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Andre Roberson Is Getting Lots Of Advice About His Free Throw Shooting From Strangers


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Andre Roberson famously struggled in the playoffs from the charity stripe, to the point that the Houston Rockets gave him the hack-a-Shaq treatment and proceeded to laugh at his misses on the bench.

Russell Westbrook wasn’t happy about it, and now that Roberson signed a new deal with the Thunder he’s set out to fix his poor free throw shooting form.

The Oklahoman caught up with Roberson and chronicled his summer of free throw shooting advice, which has come from strangers of all shapes and sizes.

Last season, Roberson shot a career-low 42.3 percent from the free-throw line. The Thunder guard bottomed out in a five-game playoff series loss to Houston, making 3 of 21 free-throw attempts. Late in games, the Rockets turned to intentionally fouling Roberson to send him to the line.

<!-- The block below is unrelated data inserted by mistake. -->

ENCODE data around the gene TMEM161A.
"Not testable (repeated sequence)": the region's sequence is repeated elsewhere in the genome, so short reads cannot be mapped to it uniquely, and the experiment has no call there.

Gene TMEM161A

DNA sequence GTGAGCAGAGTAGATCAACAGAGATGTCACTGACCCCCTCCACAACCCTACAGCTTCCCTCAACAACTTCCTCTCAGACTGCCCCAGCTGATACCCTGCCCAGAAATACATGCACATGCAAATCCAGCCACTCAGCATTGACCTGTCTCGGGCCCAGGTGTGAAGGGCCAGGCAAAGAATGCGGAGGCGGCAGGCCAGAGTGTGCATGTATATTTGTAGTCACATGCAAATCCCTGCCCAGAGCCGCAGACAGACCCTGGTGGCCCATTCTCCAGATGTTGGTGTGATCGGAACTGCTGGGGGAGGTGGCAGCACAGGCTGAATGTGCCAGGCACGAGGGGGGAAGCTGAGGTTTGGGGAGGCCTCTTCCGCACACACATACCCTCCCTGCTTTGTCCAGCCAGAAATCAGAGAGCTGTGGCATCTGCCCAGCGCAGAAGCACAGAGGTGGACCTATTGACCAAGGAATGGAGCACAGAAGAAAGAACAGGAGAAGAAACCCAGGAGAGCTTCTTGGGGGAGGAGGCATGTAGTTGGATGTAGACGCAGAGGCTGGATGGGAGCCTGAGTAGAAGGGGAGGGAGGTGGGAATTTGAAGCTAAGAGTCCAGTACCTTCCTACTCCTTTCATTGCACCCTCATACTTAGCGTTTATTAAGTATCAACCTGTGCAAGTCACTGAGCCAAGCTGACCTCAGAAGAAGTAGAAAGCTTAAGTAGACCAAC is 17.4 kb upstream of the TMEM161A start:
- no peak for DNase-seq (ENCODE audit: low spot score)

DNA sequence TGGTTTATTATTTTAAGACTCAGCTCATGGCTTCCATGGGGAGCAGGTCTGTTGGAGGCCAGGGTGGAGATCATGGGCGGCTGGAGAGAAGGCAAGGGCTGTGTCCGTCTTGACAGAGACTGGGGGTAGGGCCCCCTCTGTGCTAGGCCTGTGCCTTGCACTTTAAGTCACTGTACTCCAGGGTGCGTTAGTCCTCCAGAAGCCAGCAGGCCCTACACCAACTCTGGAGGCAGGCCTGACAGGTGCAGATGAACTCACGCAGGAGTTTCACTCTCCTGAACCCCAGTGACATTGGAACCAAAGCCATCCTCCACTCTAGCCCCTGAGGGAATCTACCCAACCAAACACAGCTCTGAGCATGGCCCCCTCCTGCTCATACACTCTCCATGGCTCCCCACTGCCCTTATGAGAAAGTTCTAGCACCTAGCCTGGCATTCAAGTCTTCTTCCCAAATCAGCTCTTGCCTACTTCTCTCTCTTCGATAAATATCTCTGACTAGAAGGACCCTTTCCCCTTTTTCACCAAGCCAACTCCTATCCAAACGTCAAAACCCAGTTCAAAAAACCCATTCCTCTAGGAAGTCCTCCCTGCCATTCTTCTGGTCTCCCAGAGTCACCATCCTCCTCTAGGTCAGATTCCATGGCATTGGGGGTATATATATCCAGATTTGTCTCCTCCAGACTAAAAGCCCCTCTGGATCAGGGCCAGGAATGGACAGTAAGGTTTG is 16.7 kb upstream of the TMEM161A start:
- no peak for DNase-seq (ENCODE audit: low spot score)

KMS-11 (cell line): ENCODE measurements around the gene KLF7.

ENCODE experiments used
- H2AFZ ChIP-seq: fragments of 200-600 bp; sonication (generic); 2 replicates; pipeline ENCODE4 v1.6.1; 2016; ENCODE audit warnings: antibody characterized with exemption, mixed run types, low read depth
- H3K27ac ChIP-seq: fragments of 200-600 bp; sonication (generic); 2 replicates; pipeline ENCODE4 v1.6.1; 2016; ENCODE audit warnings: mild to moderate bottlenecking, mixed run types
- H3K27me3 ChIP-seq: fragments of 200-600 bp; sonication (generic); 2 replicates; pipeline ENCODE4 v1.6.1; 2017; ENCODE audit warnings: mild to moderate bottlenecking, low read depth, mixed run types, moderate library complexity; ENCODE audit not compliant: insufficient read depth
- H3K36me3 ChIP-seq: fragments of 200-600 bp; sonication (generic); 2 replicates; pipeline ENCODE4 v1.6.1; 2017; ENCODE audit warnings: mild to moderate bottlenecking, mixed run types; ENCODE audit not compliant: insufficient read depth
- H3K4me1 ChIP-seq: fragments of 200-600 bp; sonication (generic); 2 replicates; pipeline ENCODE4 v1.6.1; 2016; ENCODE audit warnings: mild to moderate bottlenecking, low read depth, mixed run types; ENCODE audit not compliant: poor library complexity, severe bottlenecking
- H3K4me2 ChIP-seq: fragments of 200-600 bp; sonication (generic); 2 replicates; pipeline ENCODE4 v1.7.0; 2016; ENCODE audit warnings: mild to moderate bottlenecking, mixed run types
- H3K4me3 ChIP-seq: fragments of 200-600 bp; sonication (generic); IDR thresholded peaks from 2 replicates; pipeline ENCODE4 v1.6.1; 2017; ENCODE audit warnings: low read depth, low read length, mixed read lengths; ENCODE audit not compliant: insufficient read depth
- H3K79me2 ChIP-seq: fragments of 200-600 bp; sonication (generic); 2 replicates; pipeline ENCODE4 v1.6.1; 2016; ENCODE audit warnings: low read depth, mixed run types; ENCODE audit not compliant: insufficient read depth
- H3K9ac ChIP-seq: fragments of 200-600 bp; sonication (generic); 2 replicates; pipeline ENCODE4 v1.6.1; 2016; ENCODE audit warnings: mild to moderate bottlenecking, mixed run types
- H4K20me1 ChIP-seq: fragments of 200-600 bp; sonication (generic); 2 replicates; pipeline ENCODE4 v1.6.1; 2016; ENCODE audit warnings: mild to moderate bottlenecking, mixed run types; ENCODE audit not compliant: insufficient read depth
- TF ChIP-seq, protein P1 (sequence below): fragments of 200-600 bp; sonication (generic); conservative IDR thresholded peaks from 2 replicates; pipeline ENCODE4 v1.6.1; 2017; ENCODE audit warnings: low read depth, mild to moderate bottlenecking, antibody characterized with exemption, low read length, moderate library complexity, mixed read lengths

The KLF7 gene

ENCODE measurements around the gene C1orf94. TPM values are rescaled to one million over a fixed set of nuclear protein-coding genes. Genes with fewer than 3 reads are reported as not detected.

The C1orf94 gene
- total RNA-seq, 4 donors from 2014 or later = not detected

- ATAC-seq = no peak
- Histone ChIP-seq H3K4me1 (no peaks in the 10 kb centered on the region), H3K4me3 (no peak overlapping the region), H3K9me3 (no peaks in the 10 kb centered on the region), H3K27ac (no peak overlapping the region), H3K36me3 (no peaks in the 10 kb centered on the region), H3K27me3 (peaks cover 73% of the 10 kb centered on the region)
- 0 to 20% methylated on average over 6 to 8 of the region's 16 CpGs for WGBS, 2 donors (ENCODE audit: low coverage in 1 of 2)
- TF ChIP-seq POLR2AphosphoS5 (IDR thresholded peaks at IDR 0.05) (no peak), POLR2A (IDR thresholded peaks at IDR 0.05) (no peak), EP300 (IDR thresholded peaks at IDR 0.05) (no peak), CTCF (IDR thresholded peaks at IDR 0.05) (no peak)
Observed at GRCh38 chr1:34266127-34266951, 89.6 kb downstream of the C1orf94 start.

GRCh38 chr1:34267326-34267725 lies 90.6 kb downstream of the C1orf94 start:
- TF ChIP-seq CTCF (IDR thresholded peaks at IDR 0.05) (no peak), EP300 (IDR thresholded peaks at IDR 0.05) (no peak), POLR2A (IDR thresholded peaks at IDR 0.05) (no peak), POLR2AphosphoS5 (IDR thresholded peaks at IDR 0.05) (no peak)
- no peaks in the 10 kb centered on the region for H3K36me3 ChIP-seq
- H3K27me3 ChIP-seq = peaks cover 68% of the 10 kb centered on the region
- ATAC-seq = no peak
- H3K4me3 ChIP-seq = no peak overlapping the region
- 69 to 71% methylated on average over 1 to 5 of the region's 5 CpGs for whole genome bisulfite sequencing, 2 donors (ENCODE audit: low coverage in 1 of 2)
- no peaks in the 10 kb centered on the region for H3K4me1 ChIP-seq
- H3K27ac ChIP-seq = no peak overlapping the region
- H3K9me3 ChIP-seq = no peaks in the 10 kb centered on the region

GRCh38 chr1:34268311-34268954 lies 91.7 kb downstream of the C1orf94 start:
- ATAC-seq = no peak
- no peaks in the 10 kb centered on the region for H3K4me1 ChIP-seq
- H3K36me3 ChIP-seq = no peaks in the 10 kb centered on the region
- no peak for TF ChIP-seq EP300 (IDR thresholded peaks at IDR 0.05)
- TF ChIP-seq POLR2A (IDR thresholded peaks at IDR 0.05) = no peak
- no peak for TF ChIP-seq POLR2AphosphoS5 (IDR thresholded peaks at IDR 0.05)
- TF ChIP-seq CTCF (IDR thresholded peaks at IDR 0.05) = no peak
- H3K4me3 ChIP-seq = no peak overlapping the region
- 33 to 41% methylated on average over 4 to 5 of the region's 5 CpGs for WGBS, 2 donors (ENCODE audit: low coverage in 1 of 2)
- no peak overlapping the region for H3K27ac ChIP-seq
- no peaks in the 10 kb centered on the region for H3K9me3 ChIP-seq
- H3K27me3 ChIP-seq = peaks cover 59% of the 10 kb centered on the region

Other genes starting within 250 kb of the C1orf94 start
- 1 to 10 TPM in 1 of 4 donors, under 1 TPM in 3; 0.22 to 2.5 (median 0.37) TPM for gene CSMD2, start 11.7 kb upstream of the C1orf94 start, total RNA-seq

As a result, Roberson said, he gets unsolicited free-throw shooting advice “all the time.”

“I’ve heard it all, to be honest,” he said. “‘Take a step back. Take a step to the right. Foot back.’ You get it all. ‘Elbow in!’ Everybody has their own. But everybody’s shot’s different. You just got to figure out what’s right for you.”

Rick Berry, who is coaching the Ball Hogs in the BIG3 this year, said he could help Roberson sight unseen. His idea: shoot underhand just like him.

“What’s the aversion to doing it? That you don’t look cool?” Barry said, speaking of NBA players in general. “If you don’t think it looks cool, do you think you look cool when you shoot 40 percent? Does it look good for you to fire mortar shots up there?”

Since underhand isn’t for everyone, Barry suggests a company, SOLIDShot — his son Scooter is its director of business development — that produces a compression sleeve tricked out with sensors that provide shooters instant feedback on their form.

Barry said he’d “guarantee” the sleeve could help Roberson, even sight unseen.

It’s fine to give out free advice, but it’s not clear if he plans on taking any of it. Roberson does say, however, that underhand isn’t an option for him.

“I tried it in practice,” Roberson said, mimicking a two-handed underhand toss. “That s— does not work. I’m sorry.”

It’s been a rough summer for Roberson, who was unmasked as a poor tipper and roasted by his teammates and the greater internet. But at least he’s working to get better in all areas.

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